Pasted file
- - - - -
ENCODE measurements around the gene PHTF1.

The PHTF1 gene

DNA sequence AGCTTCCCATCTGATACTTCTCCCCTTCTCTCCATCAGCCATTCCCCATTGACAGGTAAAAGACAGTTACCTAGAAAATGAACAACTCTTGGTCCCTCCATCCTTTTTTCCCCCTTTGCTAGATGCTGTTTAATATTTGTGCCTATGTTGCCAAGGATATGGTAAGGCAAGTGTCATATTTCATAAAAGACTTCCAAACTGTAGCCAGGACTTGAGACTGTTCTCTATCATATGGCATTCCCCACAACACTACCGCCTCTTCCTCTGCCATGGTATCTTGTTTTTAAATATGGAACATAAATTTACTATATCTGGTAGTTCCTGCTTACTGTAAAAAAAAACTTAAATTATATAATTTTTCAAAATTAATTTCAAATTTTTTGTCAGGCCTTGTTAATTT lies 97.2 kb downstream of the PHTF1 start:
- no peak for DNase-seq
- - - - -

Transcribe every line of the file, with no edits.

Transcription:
ENCODE measurements around the gene PHTF1.

The PHTF1 gene

DNA sequence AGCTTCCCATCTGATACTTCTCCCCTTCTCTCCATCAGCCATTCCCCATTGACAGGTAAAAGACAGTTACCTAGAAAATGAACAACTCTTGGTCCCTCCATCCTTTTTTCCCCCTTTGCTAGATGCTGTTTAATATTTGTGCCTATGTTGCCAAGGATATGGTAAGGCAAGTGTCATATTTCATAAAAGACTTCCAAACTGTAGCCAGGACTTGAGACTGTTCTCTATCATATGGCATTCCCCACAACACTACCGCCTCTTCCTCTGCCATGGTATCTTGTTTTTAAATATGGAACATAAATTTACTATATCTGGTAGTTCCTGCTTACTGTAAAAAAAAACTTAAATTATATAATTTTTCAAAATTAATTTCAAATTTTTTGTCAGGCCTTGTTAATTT lies 97.2 kb downstream of the PHTF1 start:
- no peak for DNase-seq